Eriophorum anguslifolium (cotton grass), grass-like tufts, with cotton-wool- like flower heads, 1 foot or more.
Glycerin aqualica ‘Variegata’ (manna grass, reed grass) thin strap-like leaves striped green and gold, 18 inches or more.
. This large genus provides many beautiful some of which should be in every pool. Choose from I. kaempferi, of which there are many modern strains with huge flowers of orchid-like quality, I. laevigata, which is sometimes confused with I. kaempferi, but lacks the pronounced leaf ‘rib’, I. pseudacorus (yellow flag) and I. sibirica. All bloom from spring to summer and there are many interesting varieties to choose from. I. versicolor, the North American wine-coloured flag is another marginal species. Most grow 18 inches to 2 feet; wet soil to 3 inches of water over the roots, some varieties will do well in soil that is merely boggy.
Mentha aquatica (water mint), fragrant foliage reaching 1 foot with pale lilac flowers, wet soil to 3 inches.guttatus (monkey musk), perfoliate leaves, brownish-red-spottcd (lowers in summer, wet soil to 3 inches.
Myosolis palustris (water forget-me-not), bright blue flowers, low-growing, wet soil to 3 inches.
(pickerel weed), heart-shaped leaves and blue flower spikes, 18 inches or more.
Ranunculus linua ‘Grandiflorus’ (great spear-wort), narrow leaves, buttercup-like flowers, 2 feet or more.
‘Flore-pleno’ (syn. Sagittaria japonica plena) (arrowhead), arrow-head-shaped leaves, double white flowers, 18 inches or more.
Scirpus labernaemontani ‘Zebrinus’ (zebra rush), contrasting green and white bands make this a striking rush; 4 feet.
Typha latifolia (great reed mace), rush-like, bearing brown spikes up to a foot-long; 6 feet or more.
Most of the above marginals can be treated as bog garden plants, but Iris kaempferi and the marsh marigold are especially suitable for growing in the bog garden. The bog garden can merge with the rest of the garden, linking the water garden with the land garden, withand other moisture-loving plants making the transition.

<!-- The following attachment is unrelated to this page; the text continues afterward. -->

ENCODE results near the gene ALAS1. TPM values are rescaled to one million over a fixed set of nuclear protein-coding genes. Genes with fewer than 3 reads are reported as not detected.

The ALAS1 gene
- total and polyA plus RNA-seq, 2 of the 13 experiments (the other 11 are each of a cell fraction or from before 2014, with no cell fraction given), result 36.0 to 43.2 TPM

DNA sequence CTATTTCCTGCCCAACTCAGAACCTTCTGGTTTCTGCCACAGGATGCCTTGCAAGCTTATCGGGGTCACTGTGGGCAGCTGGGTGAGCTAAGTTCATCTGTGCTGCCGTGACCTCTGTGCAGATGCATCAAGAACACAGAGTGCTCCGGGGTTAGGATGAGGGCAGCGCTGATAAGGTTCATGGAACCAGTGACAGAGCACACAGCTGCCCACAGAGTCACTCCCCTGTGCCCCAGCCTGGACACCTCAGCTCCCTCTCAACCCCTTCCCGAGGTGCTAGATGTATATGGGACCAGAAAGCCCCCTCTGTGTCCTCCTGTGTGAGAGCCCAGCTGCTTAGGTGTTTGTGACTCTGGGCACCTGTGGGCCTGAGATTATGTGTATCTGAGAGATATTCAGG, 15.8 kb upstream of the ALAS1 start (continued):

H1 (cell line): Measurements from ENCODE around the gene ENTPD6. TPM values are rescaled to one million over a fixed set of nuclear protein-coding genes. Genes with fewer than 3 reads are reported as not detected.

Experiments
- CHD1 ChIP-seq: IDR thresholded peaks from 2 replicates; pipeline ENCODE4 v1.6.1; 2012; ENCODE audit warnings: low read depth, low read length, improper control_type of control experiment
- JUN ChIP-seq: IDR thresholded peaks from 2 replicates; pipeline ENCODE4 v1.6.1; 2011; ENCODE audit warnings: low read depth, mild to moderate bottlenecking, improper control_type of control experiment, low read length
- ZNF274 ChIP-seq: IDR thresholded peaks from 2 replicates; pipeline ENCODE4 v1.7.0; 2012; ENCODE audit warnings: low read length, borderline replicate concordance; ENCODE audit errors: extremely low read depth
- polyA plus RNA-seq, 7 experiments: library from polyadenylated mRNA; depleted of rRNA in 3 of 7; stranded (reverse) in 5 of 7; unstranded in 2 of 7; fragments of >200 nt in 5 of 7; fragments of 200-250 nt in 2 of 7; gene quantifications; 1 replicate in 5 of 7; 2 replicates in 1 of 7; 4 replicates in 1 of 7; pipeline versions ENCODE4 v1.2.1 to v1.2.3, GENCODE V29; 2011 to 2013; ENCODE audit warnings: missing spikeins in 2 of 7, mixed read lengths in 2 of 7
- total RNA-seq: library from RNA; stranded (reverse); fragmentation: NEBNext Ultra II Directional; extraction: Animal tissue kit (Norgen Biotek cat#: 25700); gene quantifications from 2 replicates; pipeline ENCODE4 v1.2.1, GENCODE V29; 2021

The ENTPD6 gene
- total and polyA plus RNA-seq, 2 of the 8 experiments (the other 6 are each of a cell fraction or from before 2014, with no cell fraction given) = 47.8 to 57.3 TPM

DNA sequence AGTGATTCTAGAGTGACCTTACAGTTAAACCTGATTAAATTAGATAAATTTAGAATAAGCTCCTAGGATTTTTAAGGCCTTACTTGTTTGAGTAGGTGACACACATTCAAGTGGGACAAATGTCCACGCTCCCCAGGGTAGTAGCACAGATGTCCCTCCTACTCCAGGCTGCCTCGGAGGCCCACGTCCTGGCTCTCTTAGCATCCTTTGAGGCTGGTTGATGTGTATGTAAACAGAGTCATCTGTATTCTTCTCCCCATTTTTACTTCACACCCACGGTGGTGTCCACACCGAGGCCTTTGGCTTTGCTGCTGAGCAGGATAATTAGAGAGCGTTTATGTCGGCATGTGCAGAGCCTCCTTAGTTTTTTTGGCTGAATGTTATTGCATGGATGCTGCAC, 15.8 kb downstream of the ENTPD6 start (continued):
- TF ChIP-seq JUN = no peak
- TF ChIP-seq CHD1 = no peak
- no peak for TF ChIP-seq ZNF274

Aconitum napellus (monks-hood), divided leaves, purple-blue flowers in early summer, reaching 3 feet or more; ‘Bressingham Spire’ is an especially good variety; Carda-mine pratense (lady’s smock, cuckoo flower), pretty lilac or pale violet flowers spring to summer, to 18 inches; variety ‘Flore Pleno’ has double flowers.
Gentiana pneumonantlie (bog gentian), flowers blue with bands of greenish speckles, 6 inches. Gunnera manicata, giant-like leaves which may reach 8 feet across; only for the large bog garden !
Helonia bullata (swamp pink, stud flower), rosettes of short, swordlike leaves, rich pink spikes in spring, 1 foot. Lythrum salicaria (purple): there are several cultivated varieties of this beautiful flower with purple to rose-like florescences in July; Orchis maderensis, long leaves, tall purple flower spikes in summer, 1 foot to 18 inches.
Osmunda regalis (royal), the fronds can reach well over 4 feet long; conspicuous fertile fronds; russet autumn leaves.
Parnassia palustris (grass of Parnassus), 6 inches, white flowers, summer.
Pinguicula vulgaris (bog violet), violet flowers, 6 inches, summer.beesiana, rosy-purple dowel’s with yellow eye, May, 2 feet or more.
Primula bullyana, flowers buff-orange, April-May, 18 inches or more.
Primula helodoxa (the glory of the marsh), yellow flowers, early summer, 2 feel or more.
Primula rosea, rose to carmine flowers, April, 6 inches.